News of Radio Prague
Spolana halfway through chlorine removal operation
Officials at the Spolana chemical plant north of Prague say they have pumped out around six of the twelve to fourteen tonnes of chlorine from a partially submerged storage tank. They said specialists were converting the chlorine into a harmless chemical. Fire crews and buses are on standby to evacuate residents in the event of an emergency. Leaks of both liquid chlorine and chlorine gas from Spolana over the last ten days have alarmed the authorities and local residents. On Monday the government intervened after a second leak of chlorine into the air, and Spolana's director was sacked. No one was hurt in the leak, but crops in surrounding fields and gardens were burnt.
Spolana on Greenpeace "Company Crimes" blacklist
Greenpeace has included Spolana in its "Company Crimes" report presented at the World Summit on Sustainable Development in Johannesburg. Greenpeace has expressed grave concern over the activities of Spolana, saying that the plant's management has withheld information on matters that posed a serious threat to the public. Greenpeace has repeatedly highlighted the danger of poisonous dioxins and an estimated 25,000 kilograms of poisonous mercury which are stored at Spolana.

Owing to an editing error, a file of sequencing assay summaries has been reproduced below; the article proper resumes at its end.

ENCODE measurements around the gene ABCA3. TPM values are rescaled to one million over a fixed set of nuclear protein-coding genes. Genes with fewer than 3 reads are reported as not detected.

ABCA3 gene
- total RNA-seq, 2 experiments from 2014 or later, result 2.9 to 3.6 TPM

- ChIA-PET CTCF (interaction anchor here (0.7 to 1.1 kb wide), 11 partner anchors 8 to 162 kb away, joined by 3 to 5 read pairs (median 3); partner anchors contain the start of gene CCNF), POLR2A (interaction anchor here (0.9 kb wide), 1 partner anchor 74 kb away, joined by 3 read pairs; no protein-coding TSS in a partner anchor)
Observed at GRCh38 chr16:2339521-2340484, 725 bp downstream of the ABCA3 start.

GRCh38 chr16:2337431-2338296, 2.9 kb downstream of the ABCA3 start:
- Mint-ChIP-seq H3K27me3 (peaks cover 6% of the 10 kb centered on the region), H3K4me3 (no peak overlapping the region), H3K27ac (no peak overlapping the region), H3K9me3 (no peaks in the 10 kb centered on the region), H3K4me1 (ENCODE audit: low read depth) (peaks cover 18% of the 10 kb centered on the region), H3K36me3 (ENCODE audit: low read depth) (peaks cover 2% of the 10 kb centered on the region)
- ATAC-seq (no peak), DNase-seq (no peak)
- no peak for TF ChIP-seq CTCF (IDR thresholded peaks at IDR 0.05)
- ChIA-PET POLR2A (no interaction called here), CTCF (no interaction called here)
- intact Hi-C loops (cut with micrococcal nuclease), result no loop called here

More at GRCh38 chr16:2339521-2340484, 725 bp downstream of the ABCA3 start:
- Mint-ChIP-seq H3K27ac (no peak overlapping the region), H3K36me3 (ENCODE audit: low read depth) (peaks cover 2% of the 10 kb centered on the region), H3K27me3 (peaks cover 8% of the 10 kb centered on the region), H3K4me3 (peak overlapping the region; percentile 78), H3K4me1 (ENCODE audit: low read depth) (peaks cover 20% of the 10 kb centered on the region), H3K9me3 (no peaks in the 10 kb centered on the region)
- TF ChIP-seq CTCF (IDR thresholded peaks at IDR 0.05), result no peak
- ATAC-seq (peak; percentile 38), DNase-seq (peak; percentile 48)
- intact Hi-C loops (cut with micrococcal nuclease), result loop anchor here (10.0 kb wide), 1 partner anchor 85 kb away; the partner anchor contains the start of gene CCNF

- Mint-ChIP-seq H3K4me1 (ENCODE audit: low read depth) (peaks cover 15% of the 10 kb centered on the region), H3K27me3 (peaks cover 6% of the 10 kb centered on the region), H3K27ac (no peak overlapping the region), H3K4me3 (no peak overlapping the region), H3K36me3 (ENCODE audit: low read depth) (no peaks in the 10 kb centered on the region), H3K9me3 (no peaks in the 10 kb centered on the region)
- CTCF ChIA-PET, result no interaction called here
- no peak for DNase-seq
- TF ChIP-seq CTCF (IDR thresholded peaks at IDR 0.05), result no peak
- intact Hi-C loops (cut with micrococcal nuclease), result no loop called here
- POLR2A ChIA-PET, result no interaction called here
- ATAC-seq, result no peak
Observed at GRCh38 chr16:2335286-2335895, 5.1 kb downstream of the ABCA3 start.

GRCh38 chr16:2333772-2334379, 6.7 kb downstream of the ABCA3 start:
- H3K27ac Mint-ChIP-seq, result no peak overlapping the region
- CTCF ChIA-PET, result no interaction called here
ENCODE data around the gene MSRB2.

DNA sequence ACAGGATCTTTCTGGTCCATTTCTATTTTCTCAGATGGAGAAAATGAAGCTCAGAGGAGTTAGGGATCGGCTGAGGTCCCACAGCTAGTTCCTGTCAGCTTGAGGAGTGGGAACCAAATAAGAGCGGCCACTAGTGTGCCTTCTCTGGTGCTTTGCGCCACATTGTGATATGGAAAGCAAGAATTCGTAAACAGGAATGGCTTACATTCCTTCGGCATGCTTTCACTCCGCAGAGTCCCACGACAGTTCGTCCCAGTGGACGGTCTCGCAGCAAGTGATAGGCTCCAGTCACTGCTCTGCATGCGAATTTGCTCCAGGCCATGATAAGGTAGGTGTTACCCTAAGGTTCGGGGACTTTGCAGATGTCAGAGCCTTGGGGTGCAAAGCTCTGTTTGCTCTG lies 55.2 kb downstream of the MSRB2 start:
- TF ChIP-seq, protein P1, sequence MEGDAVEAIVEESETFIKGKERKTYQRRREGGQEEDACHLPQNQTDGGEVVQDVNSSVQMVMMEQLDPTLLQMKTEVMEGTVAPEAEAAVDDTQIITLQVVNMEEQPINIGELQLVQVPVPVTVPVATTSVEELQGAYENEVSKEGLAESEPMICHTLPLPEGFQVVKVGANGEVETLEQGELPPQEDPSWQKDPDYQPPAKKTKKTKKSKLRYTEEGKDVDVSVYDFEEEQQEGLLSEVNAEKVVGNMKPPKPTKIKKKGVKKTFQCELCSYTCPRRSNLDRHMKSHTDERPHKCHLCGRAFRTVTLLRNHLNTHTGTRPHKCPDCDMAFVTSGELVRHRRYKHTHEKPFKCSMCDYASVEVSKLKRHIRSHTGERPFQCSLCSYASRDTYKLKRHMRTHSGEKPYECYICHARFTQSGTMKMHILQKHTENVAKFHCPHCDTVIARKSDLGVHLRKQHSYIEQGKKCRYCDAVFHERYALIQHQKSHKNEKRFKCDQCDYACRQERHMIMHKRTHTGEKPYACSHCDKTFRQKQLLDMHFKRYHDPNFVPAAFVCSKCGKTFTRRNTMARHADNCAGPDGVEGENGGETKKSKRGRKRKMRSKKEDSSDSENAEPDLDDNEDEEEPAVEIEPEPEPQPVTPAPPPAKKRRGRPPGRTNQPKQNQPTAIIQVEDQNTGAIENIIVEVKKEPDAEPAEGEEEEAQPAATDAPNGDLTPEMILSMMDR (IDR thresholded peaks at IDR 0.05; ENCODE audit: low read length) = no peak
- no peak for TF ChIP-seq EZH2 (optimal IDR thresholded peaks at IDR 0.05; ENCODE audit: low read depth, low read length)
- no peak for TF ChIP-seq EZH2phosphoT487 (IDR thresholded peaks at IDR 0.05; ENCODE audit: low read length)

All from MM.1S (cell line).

14th century Charles Bridge reopens to public
Prague's 14th-century Charles Bridge reopened to the public on Wednesday, two weeks after it was closed and nearly submerged in heavy floods. There were concerns the bridge would be seriously damaged by the swollen River Vltava, but the famous monument appears to have emerged intact. The bridge was badly damaged in 1890, when several columns were swept away by the swollen river. Charles Bridge is one of Prague's most popular tourist attractions.
Czech Republic comes halfway in TI corruption perceptions index
The Czech Republic has come halfway down Transparency International's annual corruption perceptions index. The country came joint 52nd with Slovakia and Latvia, out of a total of 102 countries surveyed. Other post-Communist countries - including Poland and Hungary - were judged to be less corrupt, and came higher up the list. In first place was Finland, while Bangladesh and Nigeria came joint last.
Czechs less keen on death penalty than post-Communist neighbours
A new survey suggests support for the death penalty is far lower in the Czech Republic than elsewhere in the former Soviet bloc. The survey, carried out by the CVVM agency, claimed that 56 percent of Czechs supported capital punishment, compared to 60 percent of Hungarians, 68 percent of Bulgarians and 74 percent of Poles.
Police: man confesses to murdering 9-year-old girl
Police say a 20-year-old man has confessed to the murder of a nine-year-old girl whose body was discovered in the eastern village of Praskacka on Monday. The man is from the same village. Police are now investigating the motive for the crime.
Thursday will be another hot and muggy day, with showers and storms throughout the country. Temperatures in the daytime will range between 23 and 28 degrees Celsius.